Parks Canada History
Park Summaries

Park Summaries
Yukon

Alberta | British Columbia | Manitoba | New Brunswick | Newfoundland and Labrador | Northwest Territories | Nova Scotia | Nunavut
Ontario | Prince Edward Island | Qubec | Saskatchewan | Yukon

All text and photos are copyrighted by Parks Canada or the Canadian Register of Historic Places (except as noted) and were extracted from either the Parks Canada or Canada's Historic Places Websites. Parks with a grey background are managed by Parks Canada.



©Parks Canada Agency / Agence Parcs Canada, 1985
Canadian Bank of Commerce National Historic Site of Canada
Dawson, Yukon

The Canadian Bank of Commerce National Historic Site of Canada is located on the riverfront in Dawson City, Yukon. It is a handsomely designed, two-storey wood structure of native spruce with ornamental pressed metal fronts sanded and painted to resemble grey sandstone. Despite its small size and modest construction materials, the building is an ambitious essay in classical architecture, featuring a cornice, pilasters, elaborate mouldings and artificial rustication, all executed in pressed metal.

The heritage value of Dawson City's Canadian Bank of Commerce lies in its longstanding role in Yukon history, in the excellence and sophistication of its design and composition, particularly in a northern environment, and in its prominent location in the historic Gold Rush town of Dawson. Originally housed in a tent, the Canadian Bank of Commerce relocated several times before finally settling in the current building designed and built by W.P. Skillings and Robert Moncrief in 1901. Its grand architectural style reflects the important services that were performed by the bank, such as the buying and melting of gold into bricks and the brokering of gold on world markets. This structure, with its sophisticated form, was a prominent and visible symbol of the bank's significance within the community. It operated as a bank until 1989.

©Parks Canada Agency / Agence Parcs Canada
Dawson Historical Complex National Historic Site of Canada
Important collection of buildings from the Klondike Gold Rush
Dawson, Yukon

The Klondike National Historic Sites of Canada commemorate the 1896 Klondike Gold Rush, the role of large corporation gold mining in the Klondike and river transportation in the Yukon. Dawson City, conveniently located at the junction of the Yukon and Klondike Rivers, quickly became the heart of the gold fields during this time.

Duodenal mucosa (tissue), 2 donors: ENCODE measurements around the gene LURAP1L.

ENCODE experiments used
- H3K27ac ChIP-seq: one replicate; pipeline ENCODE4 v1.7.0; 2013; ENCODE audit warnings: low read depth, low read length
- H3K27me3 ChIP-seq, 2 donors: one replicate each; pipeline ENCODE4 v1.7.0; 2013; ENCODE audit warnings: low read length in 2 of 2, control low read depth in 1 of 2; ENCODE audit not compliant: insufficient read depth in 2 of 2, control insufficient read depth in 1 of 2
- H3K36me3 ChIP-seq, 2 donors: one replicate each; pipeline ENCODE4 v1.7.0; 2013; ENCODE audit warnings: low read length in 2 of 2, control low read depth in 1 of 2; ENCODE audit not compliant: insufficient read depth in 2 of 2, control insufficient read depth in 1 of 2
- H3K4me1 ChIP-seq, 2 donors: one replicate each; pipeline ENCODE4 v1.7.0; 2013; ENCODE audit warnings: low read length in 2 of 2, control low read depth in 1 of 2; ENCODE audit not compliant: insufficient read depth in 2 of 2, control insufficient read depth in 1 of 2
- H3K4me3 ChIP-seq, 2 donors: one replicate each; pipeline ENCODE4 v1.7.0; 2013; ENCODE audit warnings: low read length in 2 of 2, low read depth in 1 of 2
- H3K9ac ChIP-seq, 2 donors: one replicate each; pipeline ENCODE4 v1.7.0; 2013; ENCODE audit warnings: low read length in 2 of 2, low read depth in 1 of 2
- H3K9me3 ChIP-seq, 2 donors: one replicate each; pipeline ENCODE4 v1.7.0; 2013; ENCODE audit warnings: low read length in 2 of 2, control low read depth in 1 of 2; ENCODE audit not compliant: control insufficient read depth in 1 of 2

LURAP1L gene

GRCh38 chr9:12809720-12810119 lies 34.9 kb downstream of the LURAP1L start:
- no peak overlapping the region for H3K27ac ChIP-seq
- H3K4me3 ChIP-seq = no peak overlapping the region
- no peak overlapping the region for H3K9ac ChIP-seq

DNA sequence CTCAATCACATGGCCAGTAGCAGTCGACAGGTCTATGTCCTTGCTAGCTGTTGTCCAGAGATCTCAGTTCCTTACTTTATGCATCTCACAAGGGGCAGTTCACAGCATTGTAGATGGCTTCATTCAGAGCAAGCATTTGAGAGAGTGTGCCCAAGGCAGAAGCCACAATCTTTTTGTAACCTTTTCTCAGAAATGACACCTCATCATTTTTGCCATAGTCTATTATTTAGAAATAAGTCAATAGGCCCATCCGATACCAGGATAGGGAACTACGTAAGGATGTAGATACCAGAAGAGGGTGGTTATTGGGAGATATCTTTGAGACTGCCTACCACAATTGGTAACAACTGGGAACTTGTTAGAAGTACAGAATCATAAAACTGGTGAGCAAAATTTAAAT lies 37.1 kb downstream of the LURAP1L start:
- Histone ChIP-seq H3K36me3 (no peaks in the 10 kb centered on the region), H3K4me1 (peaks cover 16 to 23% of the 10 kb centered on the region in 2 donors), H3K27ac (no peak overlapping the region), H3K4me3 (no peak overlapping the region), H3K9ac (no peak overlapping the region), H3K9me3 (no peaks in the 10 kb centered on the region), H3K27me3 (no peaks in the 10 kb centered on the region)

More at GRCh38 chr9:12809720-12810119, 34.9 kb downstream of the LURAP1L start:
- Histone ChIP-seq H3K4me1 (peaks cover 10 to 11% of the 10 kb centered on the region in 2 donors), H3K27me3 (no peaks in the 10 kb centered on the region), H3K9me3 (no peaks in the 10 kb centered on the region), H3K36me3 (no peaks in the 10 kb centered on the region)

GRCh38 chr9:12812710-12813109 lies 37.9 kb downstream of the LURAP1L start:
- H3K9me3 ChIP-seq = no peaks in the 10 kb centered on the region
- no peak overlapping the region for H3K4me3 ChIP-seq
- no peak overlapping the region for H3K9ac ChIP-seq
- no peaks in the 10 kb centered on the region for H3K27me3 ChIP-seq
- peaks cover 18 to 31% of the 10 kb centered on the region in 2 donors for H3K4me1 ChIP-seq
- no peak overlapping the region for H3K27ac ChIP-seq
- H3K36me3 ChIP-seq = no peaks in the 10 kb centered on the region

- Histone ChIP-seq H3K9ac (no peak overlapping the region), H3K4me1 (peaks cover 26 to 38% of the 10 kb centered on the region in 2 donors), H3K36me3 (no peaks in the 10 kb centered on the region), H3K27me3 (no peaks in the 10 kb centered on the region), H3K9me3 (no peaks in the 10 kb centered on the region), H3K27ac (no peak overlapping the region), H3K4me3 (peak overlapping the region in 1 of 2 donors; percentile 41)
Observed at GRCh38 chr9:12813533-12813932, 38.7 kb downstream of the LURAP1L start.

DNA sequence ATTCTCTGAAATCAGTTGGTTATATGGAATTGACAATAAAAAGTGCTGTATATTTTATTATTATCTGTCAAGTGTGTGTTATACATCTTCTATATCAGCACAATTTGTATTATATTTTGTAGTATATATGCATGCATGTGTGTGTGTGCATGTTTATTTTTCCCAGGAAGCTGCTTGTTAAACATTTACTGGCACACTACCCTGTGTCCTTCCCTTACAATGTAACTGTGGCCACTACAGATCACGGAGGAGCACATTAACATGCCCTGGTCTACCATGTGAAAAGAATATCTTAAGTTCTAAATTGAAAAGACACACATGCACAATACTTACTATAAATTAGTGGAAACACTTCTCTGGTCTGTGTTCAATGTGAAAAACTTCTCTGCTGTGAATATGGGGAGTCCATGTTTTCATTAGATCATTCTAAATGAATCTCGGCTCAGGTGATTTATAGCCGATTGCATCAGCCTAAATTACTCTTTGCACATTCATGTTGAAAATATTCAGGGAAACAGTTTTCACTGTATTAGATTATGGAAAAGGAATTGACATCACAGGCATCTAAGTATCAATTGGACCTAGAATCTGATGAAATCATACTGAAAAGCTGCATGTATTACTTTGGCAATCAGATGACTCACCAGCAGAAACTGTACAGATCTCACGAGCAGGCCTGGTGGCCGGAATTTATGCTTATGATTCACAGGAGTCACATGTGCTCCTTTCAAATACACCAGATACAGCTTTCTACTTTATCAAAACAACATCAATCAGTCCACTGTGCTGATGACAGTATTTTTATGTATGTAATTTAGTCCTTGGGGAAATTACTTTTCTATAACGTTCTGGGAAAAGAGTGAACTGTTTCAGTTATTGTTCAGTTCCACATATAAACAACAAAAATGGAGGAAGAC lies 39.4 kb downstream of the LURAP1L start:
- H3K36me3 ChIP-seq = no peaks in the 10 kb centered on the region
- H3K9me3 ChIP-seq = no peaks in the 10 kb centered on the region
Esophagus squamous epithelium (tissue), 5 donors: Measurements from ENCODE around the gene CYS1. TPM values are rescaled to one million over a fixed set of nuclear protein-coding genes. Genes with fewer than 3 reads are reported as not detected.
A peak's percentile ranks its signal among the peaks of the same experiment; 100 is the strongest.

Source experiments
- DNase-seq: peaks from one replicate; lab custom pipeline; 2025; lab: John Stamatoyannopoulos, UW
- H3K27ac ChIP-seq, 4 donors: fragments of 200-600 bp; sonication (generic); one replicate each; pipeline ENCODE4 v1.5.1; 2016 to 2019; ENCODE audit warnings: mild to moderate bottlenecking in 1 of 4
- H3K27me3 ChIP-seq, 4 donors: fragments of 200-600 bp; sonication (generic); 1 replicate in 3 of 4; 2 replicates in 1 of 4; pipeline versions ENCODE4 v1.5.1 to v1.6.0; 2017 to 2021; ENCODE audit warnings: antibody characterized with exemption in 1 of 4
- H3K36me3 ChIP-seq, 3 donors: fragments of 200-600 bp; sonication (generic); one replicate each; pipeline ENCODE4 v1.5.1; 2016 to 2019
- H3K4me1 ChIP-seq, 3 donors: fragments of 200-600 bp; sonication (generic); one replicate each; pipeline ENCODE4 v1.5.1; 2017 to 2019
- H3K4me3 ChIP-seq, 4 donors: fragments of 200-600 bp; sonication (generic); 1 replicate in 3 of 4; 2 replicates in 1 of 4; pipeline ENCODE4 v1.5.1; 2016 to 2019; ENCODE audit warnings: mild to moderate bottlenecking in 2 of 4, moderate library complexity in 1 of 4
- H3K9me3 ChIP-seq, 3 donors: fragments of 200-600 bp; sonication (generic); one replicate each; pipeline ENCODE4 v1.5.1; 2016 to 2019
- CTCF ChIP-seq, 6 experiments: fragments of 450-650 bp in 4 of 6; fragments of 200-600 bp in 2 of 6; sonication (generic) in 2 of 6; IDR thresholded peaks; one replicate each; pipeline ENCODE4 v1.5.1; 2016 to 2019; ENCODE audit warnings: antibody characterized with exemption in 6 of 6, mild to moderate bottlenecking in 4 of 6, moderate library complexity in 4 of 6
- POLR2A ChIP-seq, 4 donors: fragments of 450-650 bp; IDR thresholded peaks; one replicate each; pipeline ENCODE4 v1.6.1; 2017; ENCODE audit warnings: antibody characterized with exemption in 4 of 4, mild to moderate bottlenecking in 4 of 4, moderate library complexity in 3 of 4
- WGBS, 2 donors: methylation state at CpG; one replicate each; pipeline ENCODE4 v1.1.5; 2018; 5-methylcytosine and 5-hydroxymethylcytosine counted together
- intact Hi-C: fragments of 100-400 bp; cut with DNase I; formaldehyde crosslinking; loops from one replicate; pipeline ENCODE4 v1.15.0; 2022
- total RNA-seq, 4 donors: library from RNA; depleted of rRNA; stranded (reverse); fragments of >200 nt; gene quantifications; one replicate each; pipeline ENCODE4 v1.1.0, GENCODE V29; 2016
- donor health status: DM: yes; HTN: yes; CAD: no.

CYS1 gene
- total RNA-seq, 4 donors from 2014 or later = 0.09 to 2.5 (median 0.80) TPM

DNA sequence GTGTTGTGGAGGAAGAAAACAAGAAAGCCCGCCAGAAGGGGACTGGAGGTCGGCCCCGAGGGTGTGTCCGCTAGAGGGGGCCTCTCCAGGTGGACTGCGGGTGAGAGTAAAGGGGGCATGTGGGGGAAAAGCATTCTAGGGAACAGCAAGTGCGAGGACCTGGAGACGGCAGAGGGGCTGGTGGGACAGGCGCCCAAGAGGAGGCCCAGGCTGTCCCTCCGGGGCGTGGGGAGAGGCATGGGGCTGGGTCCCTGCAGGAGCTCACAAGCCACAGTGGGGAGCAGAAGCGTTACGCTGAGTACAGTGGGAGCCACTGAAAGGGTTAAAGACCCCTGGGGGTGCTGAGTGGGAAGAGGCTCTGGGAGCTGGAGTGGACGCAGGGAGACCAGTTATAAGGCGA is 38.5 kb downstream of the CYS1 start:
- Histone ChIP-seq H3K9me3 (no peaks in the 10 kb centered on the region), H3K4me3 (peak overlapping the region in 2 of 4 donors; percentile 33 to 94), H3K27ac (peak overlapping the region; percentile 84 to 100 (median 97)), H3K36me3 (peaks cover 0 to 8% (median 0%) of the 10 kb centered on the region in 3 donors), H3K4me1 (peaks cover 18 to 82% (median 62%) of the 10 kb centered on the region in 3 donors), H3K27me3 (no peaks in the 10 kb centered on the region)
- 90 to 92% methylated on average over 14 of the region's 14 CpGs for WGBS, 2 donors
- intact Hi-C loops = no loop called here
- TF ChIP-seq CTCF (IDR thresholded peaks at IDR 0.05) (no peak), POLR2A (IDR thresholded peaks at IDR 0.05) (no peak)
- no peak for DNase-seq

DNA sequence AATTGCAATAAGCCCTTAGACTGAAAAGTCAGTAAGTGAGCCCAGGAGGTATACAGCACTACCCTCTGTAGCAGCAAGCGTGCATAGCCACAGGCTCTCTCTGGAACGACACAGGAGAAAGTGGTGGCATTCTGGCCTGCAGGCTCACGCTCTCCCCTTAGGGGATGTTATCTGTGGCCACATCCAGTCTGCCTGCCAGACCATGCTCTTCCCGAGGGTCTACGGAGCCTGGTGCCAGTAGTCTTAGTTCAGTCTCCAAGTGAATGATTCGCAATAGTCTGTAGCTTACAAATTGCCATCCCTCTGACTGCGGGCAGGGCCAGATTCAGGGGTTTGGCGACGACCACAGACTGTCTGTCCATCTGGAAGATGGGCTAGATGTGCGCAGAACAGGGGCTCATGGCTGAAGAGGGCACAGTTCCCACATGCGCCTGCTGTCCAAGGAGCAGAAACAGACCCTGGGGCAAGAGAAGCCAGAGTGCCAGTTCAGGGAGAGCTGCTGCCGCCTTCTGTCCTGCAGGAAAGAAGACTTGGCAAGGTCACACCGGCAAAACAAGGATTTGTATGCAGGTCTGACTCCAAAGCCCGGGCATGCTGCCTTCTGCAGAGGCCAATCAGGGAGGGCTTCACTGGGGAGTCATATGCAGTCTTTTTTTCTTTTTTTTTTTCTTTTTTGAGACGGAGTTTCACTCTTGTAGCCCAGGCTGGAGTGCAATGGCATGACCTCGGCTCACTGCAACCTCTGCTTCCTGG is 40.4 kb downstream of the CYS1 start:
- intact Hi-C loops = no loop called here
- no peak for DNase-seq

The Dawson Historical complex comprises the core of Dawson City, Yukon, a town established during the Klondike Gold Rush on a flat of land at the confluence of the Yukon and Klondike Rivers in a vast, rugged, northern landscape. Most buildings reflect pioneer, boom-town architecture in their small scale, simple massing and wood construction.

Dawson Historical Complex was designated a national historic site of Canada for its association with the full extent (1896-1910) and impact of the Klondike Gold Rush.

The heritage value of Dawson Historic Complex National Historic Site of Canada is embodied in its evocation of the time and place of the Klondike Gold Rush, which is conveyed by the surviving natural and built landscape features. Of particular value are the outlines of the original townsite survey, and the wide range and occasional concentration of frontier structures, which confirm the town's early nature, diversity, northern isolation, and links to mining activity during the 1896-1910 period. Since the 1960s, Parks Canada has conserved and presented many of the buildings in the town, laying the foundation for its re-incarnation as a tourism venue.

Buildings included in the Complex:
  • Bank of British North America/Bank of Montral
  • Billy Bigg's Blacksmith Shop
  • Canadian Bank of Commerce
  • Carnegie Library/Masonic Temple
  • Commissioner's Residence
  • Daily News Building
  • Dawson Post Office
  • Former Territorial Court House (see below)
  • Klondike Thawing Machine Company
  • Northwest Mounted Police Married Quarters
  • Palace Grand Theatre
  • Robert Service Cabin
  • St. Paul's Church (see below)
  • Yukon Hotel (see below)

©Parks Canada Agency / Agence Parcs Canada, John Gould, 1998.
Discovery Claim (Claim 37903) National Historic Site of Canada
Bonanza Creek, Yukon

Discovery Claim National Historic Site of Canada is the place where the Klondike gold rush began. It is a legally defined mining claim measuring some 152.4 (500 ft.) by 609.6 metres (2000 ft.) located on Bonanza Creek, a tributary of the Klondike River near the town of Dawson, Yukon Territory. The site is in a deep valley which has been dredged both by hand and with mechanized equipment, leaving deposits of dredge tailings and scarred hillsides below the heavily treed upper slopes.

©Parks Canada Agency / Agence Parcs Canada, JF Bergeron, 2000
Dredge No. 4 National Historic Site of Canada